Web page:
A decidedly "bleh" homage to Sherlock Holmes, which reaches a nadir of unreadability with "The Startling Events in the Electrified City." I couldn't fA decidedly "bleh" homage to Sherlock Holmes, which reaches a nadir of unreadability with "The Startling Events in the Electrified City." I couldn't finish the story and thought of giving up on the collection entirely.
I persevered, however, and the remaining stories weren't too bad. Just not "too good."
Except for one story, "The Last of Sheila Locke-Holmes," which has nothing to do with Holmes but is about a young girl dealing with her parents' marital problems, and quite good.
And I will mention one more story - "The Adventure of the Concert Pianist" - to say that it shamelessly steals the murder plot from Umberto Eco's The Name of the Rose, except there's no insane monk....more
This is the second book in Nancy Springer's series about Sherlock Holmes' younger sister Enola. She's in London and trying to stay below the radar ofThis is the second book in Nancy Springer's series about Sherlock Holmes' younger sister Enola. She's in London and trying to stay below the radar of her brothers while still doing good, and the stresses of maintaining several identities is beginning to grind Enola down.
She stumbles upon an apparent elopement of an upper caste daughter and only just manages to keep out of her brother Sherlock's hands while solving the mystery.
As with the first book in the series (The Case of the Missing Marquess), this one is a fast paced, enjoyable read. The Mesmerism plot is hackneyed but - upon reflection - is reminiscent of Conan Doyle's style of writing in some of his Sherlock stories.
Highly recommended both to adults and/or that adult looking to find something exciting for his/her "rugrat" to read....more
Always on the look out for things to stock my nieces' bookshelves with and being a fan of Sherlock Holmes, I was very pleased to come across WealhtheoAlways on the look out for things to stock my nieces' bookshelves with and being a fan of Sherlock Holmes, I was very pleased to come across Wealhtheow Wylfing's reviews of this series on my update feed, especially as it's Hailey's birthday this month (May).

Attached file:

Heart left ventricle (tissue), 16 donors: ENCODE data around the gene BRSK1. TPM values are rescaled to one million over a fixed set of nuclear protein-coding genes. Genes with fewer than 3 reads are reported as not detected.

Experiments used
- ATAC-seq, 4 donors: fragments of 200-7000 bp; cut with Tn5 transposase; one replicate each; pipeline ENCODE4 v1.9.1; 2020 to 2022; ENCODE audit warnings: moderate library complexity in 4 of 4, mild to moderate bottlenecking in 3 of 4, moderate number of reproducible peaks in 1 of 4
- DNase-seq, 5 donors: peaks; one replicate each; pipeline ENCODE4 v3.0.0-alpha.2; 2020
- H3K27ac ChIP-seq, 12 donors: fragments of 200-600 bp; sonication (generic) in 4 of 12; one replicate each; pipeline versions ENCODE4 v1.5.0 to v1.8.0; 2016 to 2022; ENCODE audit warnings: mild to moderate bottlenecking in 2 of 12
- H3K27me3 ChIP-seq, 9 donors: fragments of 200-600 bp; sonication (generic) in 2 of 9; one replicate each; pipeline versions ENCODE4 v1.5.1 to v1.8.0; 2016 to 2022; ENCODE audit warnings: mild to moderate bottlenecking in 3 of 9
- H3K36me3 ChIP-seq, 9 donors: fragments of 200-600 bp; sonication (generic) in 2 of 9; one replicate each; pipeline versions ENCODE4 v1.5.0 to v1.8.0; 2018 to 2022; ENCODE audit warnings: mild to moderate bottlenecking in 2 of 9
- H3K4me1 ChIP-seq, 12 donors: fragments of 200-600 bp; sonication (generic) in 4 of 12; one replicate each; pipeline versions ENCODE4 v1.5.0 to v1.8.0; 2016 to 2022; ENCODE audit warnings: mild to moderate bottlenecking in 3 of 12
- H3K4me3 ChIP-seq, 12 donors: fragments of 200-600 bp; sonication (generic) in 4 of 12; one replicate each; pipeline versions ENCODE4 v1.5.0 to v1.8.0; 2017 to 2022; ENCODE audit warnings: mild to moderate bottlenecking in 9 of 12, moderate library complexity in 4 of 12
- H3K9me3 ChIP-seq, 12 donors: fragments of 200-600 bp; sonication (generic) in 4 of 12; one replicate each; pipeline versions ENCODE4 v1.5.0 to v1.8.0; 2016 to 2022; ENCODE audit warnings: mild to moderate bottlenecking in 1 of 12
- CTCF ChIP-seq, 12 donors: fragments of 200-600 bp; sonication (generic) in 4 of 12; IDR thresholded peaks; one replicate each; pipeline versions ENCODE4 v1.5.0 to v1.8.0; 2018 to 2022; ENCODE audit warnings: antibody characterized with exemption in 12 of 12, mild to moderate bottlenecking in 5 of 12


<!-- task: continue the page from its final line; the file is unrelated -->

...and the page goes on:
Enola Holmes is the much younger sister of Mycroft and Sherlock, and for the past 14 years has been living with her mother on the family's estate, Ferndell Hall. When Mum disappears on Enola's birthday, the girl comes under the direct guardianship of Mycroft. A state of affairs that quickly grows intolerable since Mycroft's (and Sherlock's) idea of a proper lady includes corsets and boarding schools. Fortunately, Enola is a worthy fruit of the tree that produced her brothers, and her mother has left her clues that give her the resources to strike out on her own, escaping to London, where she quickly becomes involved in the case of a missing heir. All the while, she's also trying to find out what happened to her mother.
This is a very fun, very fast read with a likable character in Enola and is definitely recommended for the 10-14 crowd, but also worth a look if your a fan of the Great Detective....more
Another enjoyable entry in the author's Ruso series.
Ruso is back with the XX Legion in Britain and has decided to make an inspection tour of the legioAnother enjoyable entry in the author's Ruso series.
Ruso is back with the XX Legion in Britain and has decided to make an inspection tour of the legion's medical facilities so as to avoid crossing paths with the Emperor's retinue. In the wake of the recent troubles, Hadrian has come to the island to supervise the building of the Wall and settle the VI Legion there as reinforcements. While in Eboracum (York), he stumbles across several mysterious deaths and injuries amongst the British recruits and soon finds himself and Tilla embroiled in a messy situation involving a bigoted, sadistic centurion; his nephew, the ambitious tribune; and the Imperial household (because, inevitably, Ruso does cross paths with the Emperor).
As with the first four novels in the series, Semper Fidelis is a quick enjoyable read with just enough gravitas to make it memorable.
The only caveat is the new character of Virana, whose dimwittedness is almost too dim to be believable. Hopefully, she won't descend too far into slapstick in future books (as she's become a member of the Ruso household)....more